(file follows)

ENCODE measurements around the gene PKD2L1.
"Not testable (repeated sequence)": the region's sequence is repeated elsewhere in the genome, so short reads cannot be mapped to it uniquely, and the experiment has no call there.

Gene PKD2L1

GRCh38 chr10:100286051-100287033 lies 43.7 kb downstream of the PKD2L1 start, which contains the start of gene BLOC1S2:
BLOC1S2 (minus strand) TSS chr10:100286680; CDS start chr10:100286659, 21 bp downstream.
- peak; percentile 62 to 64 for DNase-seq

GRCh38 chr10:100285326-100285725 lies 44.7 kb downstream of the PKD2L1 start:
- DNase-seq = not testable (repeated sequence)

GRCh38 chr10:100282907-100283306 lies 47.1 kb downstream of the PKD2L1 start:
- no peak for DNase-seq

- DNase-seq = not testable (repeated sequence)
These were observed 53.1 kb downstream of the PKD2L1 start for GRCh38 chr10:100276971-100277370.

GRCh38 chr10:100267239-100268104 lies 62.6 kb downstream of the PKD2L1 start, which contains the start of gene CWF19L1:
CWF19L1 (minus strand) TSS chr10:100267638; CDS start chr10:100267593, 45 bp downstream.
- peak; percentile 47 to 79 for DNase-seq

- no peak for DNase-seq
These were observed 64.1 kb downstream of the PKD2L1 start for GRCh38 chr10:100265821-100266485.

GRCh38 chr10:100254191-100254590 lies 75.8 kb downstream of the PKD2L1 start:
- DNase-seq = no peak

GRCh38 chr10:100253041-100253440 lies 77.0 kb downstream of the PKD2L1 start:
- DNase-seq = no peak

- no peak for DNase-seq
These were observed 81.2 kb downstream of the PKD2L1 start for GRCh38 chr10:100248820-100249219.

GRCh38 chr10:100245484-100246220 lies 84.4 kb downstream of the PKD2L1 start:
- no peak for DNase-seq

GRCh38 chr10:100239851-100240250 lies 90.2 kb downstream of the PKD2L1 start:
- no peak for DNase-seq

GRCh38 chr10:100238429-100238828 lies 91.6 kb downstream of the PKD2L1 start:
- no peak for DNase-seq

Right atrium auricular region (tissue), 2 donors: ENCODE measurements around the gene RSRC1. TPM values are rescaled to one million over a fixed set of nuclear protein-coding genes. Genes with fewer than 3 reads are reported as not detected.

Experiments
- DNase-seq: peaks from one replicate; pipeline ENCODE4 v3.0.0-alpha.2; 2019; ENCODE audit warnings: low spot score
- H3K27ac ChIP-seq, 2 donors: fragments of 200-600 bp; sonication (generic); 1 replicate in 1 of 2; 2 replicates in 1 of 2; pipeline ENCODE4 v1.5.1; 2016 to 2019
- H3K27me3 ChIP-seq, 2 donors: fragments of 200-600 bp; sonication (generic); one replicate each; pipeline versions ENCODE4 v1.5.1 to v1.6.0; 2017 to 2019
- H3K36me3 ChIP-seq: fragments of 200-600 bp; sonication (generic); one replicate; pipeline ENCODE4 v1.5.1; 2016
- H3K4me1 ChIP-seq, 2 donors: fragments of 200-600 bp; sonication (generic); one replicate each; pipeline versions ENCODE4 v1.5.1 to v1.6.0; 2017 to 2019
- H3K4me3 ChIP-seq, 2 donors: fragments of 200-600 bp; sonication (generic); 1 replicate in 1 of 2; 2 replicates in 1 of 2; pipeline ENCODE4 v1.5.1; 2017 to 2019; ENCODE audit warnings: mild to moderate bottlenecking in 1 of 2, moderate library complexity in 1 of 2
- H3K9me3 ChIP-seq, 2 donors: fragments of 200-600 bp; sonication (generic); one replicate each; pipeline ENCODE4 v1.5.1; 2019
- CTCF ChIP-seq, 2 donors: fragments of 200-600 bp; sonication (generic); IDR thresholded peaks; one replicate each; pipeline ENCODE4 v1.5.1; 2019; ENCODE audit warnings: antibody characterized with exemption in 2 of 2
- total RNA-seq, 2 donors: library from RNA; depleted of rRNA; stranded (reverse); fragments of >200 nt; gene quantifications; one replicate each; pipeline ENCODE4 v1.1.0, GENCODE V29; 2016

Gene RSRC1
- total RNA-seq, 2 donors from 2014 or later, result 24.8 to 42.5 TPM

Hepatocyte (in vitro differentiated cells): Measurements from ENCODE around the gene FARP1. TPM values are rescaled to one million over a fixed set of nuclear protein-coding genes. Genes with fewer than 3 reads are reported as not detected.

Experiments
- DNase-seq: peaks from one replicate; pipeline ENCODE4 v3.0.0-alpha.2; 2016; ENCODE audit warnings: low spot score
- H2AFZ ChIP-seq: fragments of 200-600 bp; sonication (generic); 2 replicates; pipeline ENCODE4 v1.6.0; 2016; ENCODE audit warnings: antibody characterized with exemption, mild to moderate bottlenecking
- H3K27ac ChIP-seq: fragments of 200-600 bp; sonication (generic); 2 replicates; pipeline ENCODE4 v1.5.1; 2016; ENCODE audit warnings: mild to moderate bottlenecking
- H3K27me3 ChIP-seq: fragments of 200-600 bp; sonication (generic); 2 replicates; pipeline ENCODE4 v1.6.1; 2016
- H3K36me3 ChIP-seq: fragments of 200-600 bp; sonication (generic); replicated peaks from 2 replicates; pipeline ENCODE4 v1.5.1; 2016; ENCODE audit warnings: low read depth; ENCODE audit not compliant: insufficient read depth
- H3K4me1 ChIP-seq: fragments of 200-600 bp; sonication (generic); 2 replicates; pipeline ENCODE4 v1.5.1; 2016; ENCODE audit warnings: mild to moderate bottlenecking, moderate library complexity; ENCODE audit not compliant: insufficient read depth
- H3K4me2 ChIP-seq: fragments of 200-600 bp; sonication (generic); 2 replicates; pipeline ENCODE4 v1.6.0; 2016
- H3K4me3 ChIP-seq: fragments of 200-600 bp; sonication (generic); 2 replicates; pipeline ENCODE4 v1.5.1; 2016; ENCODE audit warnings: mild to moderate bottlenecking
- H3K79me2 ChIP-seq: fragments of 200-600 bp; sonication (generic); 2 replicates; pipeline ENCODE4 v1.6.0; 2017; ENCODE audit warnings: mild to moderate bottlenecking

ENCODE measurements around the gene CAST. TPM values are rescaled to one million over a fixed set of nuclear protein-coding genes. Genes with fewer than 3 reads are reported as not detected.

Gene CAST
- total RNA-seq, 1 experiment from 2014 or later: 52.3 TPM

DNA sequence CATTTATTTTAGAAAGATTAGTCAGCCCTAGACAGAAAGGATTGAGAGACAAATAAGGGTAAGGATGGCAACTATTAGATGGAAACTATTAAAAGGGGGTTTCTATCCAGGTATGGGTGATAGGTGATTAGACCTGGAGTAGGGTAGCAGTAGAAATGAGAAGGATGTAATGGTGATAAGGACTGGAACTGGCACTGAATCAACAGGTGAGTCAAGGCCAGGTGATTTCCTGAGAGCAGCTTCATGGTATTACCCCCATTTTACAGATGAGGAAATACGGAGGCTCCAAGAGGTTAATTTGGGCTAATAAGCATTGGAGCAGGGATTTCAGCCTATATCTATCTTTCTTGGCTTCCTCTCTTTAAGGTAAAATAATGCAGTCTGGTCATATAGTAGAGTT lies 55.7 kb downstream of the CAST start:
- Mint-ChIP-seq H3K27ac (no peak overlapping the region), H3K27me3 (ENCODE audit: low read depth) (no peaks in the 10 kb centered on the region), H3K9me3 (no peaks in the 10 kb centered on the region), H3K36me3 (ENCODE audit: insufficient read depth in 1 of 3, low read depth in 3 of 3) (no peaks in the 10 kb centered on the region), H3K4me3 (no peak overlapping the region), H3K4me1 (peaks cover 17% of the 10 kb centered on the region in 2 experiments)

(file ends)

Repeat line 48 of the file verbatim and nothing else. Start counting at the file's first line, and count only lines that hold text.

- H3K27me3 ChIP-seq: fragments of 200-600 bp; sonication (generic); 2 replicates; pipeline ENCODE4 v1.6.1; 2016